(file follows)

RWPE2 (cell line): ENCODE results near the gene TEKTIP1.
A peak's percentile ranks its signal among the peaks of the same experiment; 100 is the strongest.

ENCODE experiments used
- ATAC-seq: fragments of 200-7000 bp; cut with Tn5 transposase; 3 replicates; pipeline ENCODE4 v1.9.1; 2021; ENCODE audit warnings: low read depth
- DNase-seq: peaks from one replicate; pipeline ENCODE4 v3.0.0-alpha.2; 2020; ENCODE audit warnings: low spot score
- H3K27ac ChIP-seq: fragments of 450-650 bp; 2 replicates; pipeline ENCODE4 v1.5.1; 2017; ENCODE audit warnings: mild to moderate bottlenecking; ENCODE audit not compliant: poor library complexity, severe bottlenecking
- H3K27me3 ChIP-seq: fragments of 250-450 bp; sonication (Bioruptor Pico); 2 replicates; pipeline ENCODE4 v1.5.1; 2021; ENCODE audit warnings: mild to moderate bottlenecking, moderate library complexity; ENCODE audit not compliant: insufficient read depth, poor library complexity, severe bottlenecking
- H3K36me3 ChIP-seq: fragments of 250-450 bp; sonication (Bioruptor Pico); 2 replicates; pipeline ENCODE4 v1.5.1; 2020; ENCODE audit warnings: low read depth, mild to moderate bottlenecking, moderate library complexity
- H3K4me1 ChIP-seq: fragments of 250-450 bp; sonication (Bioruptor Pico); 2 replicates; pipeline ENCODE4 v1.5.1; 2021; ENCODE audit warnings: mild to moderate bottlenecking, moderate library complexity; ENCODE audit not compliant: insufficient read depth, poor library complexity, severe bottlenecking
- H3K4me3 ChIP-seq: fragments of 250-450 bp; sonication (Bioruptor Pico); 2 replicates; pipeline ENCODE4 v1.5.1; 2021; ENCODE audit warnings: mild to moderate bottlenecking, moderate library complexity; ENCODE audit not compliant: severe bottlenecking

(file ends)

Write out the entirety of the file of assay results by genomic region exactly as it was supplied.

RWPE2 (cell line): ENCODE results near the gene TEKTIP1.
A peak's percentile ranks its signal among the peaks of the same experiment; 100 is the strongest.

ENCODE experiments used
- ATAC-seq: fragments of 200-7000 bp; cut with Tn5 transposase; 3 replicates; pipeline ENCODE4 v1.9.1; 2021; ENCODE audit warnings: low read depth
- DNase-seq: peaks from one replicate; pipeline ENCODE4 v3.0.0-alpha.2; 2020; ENCODE audit warnings: low spot score
- H3K27ac ChIP-seq: fragments of 450-650 bp; 2 replicates; pipeline ENCODE4 v1.5.1; 2017; ENCODE audit warnings: mild to moderate bottlenecking; ENCODE audit not compliant: poor library complexity, severe bottlenecking
- H3K27me3 ChIP-seq: fragments of 250-450 bp; sonication (Bioruptor Pico); 2 replicates; pipeline ENCODE4 v1.5.1; 2021; ENCODE audit warnings: mild to moderate bottlenecking, moderate library complexity; ENCODE audit not compliant: insufficient read depth, poor library complexity, severe bottlenecking
- H3K36me3 ChIP-seq: fragments of 250-450 bp; sonication (Bioruptor Pico); 2 replicates; pipeline ENCODE4 v1.5.1; 2020; ENCODE audit warnings: low read depth, mild to moderate bottlenecking, moderate library complexity
- H3K4me1 ChIP-seq: fragments of 250-450 bp; sonication (Bioruptor Pico); 2 replicates; pipeline ENCODE4 v1.5.1; 2021; ENCODE audit warnings: mild to moderate bottlenecking, moderate library complexity; ENCODE audit not compliant: insufficient read depth, poor library complexity, severe bottlenecking
- H3K4me3 ChIP-seq: fragments of 250-450 bp; sonication (Bioruptor Pico); 2 replicates; pipeline ENCODE4 v1.5.1; 2021; ENCODE audit warnings: mild to moderate bottlenecking, moderate library complexity; ENCODE audit not compliant: severe bottlenecking